Carn Bannoch
Image972E686F-8F4A-481B-BE37-EE7E9AC19391_1_201_a by Al, on Flickr

Little Pap
Image725A595D-1FC1-4D42-928F-FA72E2388E06_1_201_a by Al, on Flickr

Towards Loch Muick
ImageFC79E39A-46AC-4CF5-8613-8E8549E15C70_1_201_a by Al, on Flickr

Boulderfield on Cuidhe Crom
Image077BC3BD-684E-4924-B271-9FA0307E6EC0_1_201_a by Al, on Flickr

ImageA2BB1ABC-1383-4B85-A268-CC15C2455EB3_1_201_a by Al, on Flickr

ImageBF384731-2ECA-42CF-BDE4-9BC5BD2BE91E_1_201_a by Al, on Flickr

Windy on Meikle Pap
Image6E89F270-9118-492C-BABC-3ACE0118C1E3_1_201_a by Al, on Flickr

Brief respite from clag
ImageAB9056C7-6118-44CA-95F7-DD0A5E845EFE_1_201_a by Al, on Flickr

Image64FE0355-E729-435A-9814-DE20DD5D5654_1_201_a by Al, on Flickr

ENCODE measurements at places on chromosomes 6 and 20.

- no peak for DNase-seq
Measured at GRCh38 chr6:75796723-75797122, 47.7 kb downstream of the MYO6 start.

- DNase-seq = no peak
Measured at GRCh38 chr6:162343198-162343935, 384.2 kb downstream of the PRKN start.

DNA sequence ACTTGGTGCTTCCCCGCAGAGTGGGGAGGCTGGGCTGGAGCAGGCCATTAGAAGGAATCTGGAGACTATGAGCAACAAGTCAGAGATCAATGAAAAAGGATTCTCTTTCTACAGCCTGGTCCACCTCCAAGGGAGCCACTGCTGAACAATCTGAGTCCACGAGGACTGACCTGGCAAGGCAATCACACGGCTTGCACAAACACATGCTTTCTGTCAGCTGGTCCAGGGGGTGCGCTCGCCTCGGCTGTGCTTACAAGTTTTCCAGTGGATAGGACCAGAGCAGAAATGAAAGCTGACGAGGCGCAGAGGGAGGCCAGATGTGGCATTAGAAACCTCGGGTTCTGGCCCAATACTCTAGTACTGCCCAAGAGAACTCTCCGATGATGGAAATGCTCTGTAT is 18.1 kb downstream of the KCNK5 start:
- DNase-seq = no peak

The wild man of Lochnagar
Image300574A0-AEC4-4BFB-B515-A9917B68A57F_1_201_a by Al, on Flickr

Meall Coire Saobhaidhe
Image7F1B2438-4395-462F-8E75-A22FAD1A3074_1_201_a by Al, on Flickr

Image3195C239-42E0-42D0-8A69-37FFEA1779DA_1_201_a by Al, on Flickr

After a slightly gruelling pull back up to the Lochnagar ridge, we continued round, over The Stuic to the boggy bealach with Cairn an t-Sagairt Beag - there's a path of sorts here and it's an easier option than rejoining the main track to the east. Finally onto Sagairt Mor, past bits of the Canberra crash from 1956, past both cairn and down towards the track. The wind, which was blowing westerly, was meant to be coming more from the north overnight, so I had the idea of pitching at the south-eastern foot of Sagairt Mor, hoping this would ameliorate the wind. We found a small but adequate spot right on the junction of the main path and the path heading up Sagairt Mor and pitched for the night. Around midnight the wind seemed to completely stop, which may suggest my plan was a good one, or may suggest...the wind just stopped :lol:

ImageEB11B28A-F9E4-4523-B647-977D322FEDD3_1_201_a by Al, on Flickr

Canberra wing
ImageAB3A2C0C-43C8-45F7-9826-413B512359FB_1_201_a by Al, on Flickr